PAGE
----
Technalysis Research
Previous USAToday Columns

December 8, 2016
Tech’s biggest battle yet is for your time

November 17, 2016
Trump election likely to drive new tech investment priorities

October 24, 2016
Are we teaching AI or is it teaching us?

September 30, 2016
Fast-food mentality of digital data is a problem

September 19, 2016
Small businesses will be big winners from IoT

August 15, 2016
Intel's battle for relevance

July 29, 2016
What happens when the digital assistants get (really) good?

July 19, 2016
Is semi-autonomous driving really viable?

June 28, 2016
Your average car is a lot more code-driven than you think

June 11, 2016
Augmented reality comes to phones — and kitchens

May 18, 2016
The future of computing will be ambient and invisible

May 3, 2016
The hottest new technologies are coming to cars

April 22, 2016
The shifting landscape of tech platforms, services

April 10, 2016
It's time for upgradable cars: O'Donnell

March 31, 2016
Forget 4K, It's Time for UltraHD

March 24, 2016
AR and VR Driving Major Innovations in Tech

February 24, 2016
The why's and what's of 5G

February 17, 2016
Dark clouds over cloud services reflect pull of legacy technology

January 25, 2016
Biometrics is the latest shield against password hacks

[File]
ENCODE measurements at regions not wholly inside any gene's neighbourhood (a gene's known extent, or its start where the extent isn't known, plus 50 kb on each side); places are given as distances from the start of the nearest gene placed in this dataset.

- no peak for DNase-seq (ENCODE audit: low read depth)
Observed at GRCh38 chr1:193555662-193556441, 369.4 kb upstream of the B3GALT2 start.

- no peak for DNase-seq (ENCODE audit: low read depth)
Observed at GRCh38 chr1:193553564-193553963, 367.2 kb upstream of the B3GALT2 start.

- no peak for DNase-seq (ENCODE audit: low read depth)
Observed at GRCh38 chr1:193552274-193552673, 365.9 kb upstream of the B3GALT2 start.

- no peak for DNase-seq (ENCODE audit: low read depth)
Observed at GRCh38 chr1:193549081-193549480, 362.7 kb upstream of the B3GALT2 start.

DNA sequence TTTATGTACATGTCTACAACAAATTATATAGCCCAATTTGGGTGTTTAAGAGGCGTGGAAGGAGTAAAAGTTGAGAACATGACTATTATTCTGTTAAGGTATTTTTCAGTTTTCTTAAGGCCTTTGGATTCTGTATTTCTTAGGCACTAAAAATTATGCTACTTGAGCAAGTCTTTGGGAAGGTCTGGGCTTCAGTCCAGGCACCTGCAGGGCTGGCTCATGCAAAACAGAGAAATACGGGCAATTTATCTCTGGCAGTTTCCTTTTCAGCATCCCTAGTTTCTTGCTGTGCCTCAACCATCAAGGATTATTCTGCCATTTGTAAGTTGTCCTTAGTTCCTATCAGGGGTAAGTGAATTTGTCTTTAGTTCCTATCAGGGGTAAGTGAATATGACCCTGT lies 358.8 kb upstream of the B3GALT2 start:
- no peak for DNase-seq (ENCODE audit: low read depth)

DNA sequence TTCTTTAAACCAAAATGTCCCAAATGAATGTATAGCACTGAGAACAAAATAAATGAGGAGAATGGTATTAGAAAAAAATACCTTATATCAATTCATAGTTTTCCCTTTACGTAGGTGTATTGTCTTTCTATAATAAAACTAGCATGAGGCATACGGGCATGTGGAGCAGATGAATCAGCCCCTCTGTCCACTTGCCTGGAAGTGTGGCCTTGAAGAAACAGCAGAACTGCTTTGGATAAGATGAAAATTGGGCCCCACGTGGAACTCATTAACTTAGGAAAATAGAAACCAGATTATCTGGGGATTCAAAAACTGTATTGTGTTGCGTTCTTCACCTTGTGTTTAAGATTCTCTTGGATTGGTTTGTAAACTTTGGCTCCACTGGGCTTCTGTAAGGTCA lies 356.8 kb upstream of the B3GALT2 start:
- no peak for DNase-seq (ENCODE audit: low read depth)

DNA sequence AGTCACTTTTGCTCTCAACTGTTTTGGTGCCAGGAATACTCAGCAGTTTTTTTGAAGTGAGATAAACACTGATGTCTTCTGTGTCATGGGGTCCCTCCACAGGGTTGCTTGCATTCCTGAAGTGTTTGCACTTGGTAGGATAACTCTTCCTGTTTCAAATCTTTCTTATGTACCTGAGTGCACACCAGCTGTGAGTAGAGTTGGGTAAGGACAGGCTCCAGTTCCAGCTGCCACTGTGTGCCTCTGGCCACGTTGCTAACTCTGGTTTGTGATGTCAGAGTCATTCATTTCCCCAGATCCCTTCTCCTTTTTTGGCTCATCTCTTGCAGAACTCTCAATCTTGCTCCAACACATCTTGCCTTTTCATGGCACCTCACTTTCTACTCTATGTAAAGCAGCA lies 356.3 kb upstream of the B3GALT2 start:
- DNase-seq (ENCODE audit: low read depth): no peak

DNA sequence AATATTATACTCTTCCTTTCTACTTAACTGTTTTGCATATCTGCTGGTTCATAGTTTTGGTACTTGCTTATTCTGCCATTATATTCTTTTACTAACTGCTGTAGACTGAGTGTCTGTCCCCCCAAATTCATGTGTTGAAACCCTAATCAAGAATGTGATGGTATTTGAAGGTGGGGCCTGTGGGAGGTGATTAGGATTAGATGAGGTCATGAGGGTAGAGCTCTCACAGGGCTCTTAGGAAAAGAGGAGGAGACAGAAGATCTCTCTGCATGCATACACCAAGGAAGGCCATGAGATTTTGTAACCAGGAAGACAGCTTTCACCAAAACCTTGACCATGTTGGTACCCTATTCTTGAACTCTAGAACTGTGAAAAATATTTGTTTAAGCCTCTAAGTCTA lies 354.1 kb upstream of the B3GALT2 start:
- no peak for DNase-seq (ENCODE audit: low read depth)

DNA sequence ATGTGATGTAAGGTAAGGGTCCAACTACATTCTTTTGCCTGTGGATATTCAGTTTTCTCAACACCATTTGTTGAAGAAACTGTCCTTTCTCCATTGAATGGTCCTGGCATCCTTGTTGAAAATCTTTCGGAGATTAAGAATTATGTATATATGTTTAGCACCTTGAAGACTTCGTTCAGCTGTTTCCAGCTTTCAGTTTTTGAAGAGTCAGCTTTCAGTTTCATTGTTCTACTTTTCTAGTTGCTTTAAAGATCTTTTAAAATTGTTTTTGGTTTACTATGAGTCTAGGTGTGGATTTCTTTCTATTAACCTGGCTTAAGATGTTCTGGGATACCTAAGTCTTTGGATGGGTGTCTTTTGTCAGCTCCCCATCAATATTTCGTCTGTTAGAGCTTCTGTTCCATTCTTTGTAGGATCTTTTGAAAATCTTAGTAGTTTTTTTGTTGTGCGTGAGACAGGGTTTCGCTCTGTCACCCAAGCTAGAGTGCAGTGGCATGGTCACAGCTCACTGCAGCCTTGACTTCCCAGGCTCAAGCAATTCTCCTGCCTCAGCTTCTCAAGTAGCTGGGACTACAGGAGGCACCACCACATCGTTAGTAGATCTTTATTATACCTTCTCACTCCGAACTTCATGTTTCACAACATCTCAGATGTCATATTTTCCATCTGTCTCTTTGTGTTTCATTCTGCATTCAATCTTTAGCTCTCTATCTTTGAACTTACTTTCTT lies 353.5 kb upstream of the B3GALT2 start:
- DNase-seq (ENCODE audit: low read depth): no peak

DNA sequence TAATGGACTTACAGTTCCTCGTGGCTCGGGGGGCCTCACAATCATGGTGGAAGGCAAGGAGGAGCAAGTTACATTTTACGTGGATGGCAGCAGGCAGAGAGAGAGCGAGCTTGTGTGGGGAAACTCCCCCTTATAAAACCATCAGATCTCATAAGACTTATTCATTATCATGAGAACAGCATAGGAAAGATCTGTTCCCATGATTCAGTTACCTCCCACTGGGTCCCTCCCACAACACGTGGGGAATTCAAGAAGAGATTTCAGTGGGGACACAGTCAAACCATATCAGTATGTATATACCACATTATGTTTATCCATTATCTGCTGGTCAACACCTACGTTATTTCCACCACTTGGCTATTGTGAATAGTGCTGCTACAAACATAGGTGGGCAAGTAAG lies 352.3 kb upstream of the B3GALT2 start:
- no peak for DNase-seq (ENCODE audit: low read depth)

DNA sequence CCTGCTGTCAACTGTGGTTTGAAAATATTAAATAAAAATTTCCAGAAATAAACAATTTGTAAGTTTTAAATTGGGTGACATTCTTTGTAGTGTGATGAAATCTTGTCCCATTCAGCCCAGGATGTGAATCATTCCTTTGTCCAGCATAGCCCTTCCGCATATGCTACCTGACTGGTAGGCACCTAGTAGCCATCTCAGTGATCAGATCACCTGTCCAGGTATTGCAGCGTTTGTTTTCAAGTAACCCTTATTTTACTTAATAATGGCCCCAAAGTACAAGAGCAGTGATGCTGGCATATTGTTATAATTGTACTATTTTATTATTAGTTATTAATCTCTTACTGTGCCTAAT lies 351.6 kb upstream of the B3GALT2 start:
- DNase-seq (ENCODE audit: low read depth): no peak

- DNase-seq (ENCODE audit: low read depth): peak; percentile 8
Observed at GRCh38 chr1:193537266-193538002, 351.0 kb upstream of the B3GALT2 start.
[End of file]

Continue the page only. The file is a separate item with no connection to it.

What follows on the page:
January 6, 2016
Navigating the in-car tech experience

2015 USAToday Columns

2014 USAToday Columns

USAToday Column

December 23, 2016
VR, AR will be very real in 2017

By Bob O'Donnell

FOSTER CITY, Calif. — Let’s be honest. Just the names themselves conjure up a strange combination of excitement, caution and a bit of disbelief.

Virtual reality? Augmented Reality? Or the latest variation, mixed reality? What are we supposed to make of our own, regular reality in light of all this stuff?

Truth is, once you move past the science fiction hysteria or philosophical heft of alternative realities, what we’re really talking about is new types of computing display technologies that allows us to see and interact with digital data of all types — from games and movies to educational material and travel-related content — in new and exciting ways.